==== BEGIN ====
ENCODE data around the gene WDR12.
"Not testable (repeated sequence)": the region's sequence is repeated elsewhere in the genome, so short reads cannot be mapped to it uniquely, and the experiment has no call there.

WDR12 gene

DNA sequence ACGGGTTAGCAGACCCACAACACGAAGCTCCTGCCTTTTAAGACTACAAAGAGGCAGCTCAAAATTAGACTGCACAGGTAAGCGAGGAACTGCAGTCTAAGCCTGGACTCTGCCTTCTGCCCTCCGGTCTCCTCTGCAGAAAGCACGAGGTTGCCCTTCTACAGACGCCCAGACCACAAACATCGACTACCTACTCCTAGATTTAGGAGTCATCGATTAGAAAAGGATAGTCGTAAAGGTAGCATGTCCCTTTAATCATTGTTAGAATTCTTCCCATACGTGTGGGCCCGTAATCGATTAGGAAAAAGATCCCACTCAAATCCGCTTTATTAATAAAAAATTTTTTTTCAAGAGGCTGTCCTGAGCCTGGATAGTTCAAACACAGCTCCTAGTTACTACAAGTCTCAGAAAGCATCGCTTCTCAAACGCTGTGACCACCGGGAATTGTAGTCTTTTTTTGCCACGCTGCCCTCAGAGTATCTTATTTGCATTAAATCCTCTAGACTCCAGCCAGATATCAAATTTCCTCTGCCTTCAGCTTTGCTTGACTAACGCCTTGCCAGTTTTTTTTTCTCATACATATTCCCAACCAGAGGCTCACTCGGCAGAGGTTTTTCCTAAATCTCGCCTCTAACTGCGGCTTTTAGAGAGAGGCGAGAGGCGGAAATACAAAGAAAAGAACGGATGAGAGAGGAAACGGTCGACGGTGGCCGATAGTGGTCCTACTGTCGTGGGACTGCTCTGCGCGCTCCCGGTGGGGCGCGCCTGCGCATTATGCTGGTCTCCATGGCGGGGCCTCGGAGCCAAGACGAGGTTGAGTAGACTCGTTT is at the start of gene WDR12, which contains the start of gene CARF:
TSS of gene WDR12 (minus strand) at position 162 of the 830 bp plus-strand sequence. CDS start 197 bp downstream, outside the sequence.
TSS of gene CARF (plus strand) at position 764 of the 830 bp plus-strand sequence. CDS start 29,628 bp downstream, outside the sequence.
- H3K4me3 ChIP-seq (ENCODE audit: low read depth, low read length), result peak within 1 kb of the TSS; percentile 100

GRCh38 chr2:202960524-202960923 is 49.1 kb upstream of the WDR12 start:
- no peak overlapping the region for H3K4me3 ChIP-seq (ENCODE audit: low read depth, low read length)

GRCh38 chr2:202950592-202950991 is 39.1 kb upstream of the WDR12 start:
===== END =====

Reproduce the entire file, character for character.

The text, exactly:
ENCODE data around the gene WDR12.
"Not testable (repeated sequence)": the region's sequence is repeated elsewhere in the genome, so short reads cannot be mapped to it uniquely, and the experiment has no call there.

WDR12 gene

DNA sequence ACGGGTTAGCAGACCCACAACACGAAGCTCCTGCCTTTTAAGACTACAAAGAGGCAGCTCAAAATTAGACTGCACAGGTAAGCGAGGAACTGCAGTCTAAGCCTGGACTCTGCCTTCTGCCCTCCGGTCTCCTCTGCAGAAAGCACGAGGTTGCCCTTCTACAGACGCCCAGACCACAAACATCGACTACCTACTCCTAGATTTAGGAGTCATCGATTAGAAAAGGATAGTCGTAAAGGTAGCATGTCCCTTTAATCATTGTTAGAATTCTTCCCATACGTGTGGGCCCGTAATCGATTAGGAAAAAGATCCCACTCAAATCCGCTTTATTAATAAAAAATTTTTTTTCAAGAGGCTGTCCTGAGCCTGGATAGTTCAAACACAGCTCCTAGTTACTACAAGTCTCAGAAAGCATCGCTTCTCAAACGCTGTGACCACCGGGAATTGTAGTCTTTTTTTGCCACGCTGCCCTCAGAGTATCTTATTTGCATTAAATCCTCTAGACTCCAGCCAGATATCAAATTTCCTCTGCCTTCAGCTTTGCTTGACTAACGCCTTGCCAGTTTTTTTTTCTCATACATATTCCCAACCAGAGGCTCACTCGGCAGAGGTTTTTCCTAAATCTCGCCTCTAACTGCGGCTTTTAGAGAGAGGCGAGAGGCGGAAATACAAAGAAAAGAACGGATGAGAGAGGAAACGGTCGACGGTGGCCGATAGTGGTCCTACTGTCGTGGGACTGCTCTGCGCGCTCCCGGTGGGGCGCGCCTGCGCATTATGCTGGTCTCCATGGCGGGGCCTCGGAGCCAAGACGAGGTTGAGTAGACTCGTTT is at the start of gene WDR12, which contains the start of gene CARF:
TSS of gene WDR12 (minus strand) at position 162 of the 830 bp plus-strand sequence. CDS start 197 bp downstream, outside the sequence.
TSS of gene CARF (plus strand) at position 764 of the 830 bp plus-strand sequence. CDS start 29,628 bp downstream, outside the sequence.
- H3K4me3 ChIP-seq (ENCODE audit: low read depth, low read length), result peak within 1 kb of the TSS; percentile 100

GRCh38 chr2:202960524-202960923 is 49.1 kb upstream of the WDR12 start:
- no peak overlapping the region for H3K4me3 ChIP-seq (ENCODE audit: low read depth, low read length)

GRCh38 chr2:202950592-202950991 is 39.1 kb upstream of the WDR12 start: